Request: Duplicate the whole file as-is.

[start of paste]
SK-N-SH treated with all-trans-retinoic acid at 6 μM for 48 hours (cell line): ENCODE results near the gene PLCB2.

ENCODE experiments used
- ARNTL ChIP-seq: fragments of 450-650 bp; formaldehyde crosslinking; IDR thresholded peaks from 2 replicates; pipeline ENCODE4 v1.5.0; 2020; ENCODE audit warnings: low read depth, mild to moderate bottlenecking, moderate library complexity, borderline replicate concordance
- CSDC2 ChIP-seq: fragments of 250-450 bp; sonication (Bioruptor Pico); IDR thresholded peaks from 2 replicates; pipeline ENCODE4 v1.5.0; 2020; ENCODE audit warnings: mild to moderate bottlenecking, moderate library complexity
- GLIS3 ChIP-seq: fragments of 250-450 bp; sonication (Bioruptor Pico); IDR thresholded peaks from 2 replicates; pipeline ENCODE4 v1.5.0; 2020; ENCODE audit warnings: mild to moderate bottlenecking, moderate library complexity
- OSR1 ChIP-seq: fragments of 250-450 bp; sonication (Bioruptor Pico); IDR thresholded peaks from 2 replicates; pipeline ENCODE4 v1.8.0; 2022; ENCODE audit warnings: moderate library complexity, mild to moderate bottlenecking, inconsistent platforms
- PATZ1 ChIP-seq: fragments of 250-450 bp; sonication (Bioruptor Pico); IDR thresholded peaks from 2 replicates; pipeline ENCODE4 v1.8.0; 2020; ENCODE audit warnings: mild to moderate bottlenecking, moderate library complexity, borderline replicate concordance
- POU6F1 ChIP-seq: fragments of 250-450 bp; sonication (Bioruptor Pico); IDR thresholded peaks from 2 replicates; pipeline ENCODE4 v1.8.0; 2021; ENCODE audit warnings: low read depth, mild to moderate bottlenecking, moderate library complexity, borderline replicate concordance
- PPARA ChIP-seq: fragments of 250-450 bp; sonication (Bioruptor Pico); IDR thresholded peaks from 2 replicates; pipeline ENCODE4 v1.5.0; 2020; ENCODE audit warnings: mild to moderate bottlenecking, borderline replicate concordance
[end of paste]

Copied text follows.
SK-N-SH treated with all-trans-retinoic acid at 6 μM for 48 hours (cell line): ENCODE results near the gene PLCB2.

ENCODE experiments used
- ARNTL ChIP-seq: fragments of 450-650 bp; formaldehyde crosslinking; IDR thresholded peaks from 2 replicates; pipeline ENCODE4 v1.5.0; 2020; ENCODE audit warnings: low read depth, mild to moderate bottlenecking, moderate library complexity, borderline replicate concordance
- CSDC2 ChIP-seq: fragments of 250-450 bp; sonication (Bioruptor Pico); IDR thresholded peaks from 2 replicates; pipeline ENCODE4 v1.5.0; 2020; ENCODE audit warnings: mild to moderate bottlenecking, moderate library complexity
- GLIS3 ChIP-seq: fragments of 250-450 bp; sonication (Bioruptor Pico); IDR thresholded peaks from 2 replicates; pipeline ENCODE4 v1.5.0; 2020; ENCODE audit warnings: mild to moderate bottlenecking, moderate library complexity
- OSR1 ChIP-seq: fragments of 250-450 bp; sonication (Bioruptor Pico); IDR thresholded peaks from 2 replicates; pipeline ENCODE4 v1.8.0; 2022; ENCODE audit warnings: moderate library complexity, mild to moderate bottlenecking, inconsistent platforms
- PATZ1 ChIP-seq: fragments of 250-450 bp; sonication (Bioruptor Pico); IDR thresholded peaks from 2 replicates; pipeline ENCODE4 v1.8.0; 2020; ENCODE audit warnings: mild to moderate bottlenecking, moderate library complexity, borderline replicate concordance
- POU6F1 ChIP-seq: fragments of 250-450 bp; sonication (Bioruptor Pico); IDR thresholded peaks from 2 replicates; pipeline ENCODE4 v1.8.0; 2021; ENCODE audit warnings: low read depth, mild to moderate bottlenecking, moderate library complexity, borderline replicate concordance
- PPARA ChIP-seq: fragments of 250-450 bp; sonication (Bioruptor Pico); IDR thresholded peaks from 2 replicates; pipeline ENCODE4 v1.5.0; 2020; ENCODE audit warnings: mild to moderate bottlenecking, borderline replicate concordance